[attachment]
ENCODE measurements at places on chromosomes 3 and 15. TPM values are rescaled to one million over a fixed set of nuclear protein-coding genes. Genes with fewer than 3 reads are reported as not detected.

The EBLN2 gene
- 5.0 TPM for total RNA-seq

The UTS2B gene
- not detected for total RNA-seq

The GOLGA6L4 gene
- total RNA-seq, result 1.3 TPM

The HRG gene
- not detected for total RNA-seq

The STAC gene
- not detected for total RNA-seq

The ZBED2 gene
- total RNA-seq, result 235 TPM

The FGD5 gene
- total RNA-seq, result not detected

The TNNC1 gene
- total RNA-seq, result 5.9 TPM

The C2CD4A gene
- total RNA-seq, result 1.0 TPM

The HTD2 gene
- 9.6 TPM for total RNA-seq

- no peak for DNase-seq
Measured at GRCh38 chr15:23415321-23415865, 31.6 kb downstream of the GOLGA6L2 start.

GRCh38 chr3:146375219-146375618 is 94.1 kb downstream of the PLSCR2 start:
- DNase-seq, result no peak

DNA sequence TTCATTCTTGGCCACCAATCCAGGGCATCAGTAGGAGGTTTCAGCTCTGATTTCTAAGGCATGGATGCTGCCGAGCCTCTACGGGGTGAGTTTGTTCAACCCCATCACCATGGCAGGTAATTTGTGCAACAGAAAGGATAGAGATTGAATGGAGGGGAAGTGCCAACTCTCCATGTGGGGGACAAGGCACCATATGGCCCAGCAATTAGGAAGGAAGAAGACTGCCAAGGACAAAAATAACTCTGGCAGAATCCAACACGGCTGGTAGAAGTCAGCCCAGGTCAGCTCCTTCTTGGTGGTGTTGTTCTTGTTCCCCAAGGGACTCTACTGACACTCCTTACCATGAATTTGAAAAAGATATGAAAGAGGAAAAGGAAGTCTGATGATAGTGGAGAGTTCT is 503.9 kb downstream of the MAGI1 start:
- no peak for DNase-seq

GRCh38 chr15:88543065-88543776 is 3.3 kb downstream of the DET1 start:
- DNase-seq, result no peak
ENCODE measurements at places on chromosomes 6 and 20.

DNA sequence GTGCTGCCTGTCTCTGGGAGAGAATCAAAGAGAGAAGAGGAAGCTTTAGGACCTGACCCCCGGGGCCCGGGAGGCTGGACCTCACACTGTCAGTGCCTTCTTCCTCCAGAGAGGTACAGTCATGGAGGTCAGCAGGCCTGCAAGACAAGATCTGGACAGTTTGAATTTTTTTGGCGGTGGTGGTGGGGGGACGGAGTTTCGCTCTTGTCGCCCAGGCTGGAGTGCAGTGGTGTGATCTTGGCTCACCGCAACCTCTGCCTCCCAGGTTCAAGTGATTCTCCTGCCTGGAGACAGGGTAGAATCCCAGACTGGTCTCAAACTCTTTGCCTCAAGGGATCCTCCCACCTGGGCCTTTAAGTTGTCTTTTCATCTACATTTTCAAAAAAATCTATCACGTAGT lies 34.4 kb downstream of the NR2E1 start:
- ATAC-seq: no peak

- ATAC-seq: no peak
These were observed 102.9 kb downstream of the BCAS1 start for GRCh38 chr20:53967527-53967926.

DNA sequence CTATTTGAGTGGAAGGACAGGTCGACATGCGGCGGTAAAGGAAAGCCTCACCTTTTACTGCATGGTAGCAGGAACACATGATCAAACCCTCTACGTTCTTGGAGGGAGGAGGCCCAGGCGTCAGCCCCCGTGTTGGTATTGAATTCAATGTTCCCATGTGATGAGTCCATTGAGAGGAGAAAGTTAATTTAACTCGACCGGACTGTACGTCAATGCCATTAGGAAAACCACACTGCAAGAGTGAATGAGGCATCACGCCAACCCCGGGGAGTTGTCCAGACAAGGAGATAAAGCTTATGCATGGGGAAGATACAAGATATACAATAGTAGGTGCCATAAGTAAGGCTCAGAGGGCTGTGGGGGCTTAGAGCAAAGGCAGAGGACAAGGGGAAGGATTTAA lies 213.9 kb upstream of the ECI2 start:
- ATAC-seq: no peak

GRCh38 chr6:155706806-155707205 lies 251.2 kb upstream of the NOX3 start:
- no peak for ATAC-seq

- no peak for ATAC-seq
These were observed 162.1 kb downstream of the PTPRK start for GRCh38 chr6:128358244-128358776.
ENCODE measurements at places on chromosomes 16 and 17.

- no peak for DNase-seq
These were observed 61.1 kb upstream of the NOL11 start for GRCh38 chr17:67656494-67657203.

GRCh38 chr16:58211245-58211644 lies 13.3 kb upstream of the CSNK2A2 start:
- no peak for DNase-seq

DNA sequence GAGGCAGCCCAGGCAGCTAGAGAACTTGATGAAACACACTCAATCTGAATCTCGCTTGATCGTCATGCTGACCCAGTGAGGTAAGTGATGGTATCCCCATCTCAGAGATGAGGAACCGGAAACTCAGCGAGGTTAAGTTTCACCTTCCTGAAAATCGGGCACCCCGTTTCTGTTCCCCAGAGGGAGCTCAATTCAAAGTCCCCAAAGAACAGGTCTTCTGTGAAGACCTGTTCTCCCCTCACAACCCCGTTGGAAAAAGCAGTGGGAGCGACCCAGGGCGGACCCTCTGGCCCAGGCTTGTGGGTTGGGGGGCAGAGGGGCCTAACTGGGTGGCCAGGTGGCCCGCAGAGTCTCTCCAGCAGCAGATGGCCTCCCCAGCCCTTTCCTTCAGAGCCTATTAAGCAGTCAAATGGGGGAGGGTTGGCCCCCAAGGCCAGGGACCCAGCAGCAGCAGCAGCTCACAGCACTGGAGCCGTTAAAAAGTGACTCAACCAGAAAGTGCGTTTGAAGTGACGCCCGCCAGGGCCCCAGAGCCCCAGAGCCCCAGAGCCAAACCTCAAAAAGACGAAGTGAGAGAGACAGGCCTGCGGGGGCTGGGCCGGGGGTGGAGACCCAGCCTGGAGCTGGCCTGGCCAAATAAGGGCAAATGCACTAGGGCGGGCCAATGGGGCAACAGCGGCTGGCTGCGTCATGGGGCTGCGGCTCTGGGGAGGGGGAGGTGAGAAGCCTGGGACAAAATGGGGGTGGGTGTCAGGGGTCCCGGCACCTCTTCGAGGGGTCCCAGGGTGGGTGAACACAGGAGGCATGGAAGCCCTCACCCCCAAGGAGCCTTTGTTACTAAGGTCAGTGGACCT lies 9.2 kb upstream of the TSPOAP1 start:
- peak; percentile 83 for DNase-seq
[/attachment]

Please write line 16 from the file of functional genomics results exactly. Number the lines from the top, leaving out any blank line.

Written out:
The TNNC1 gene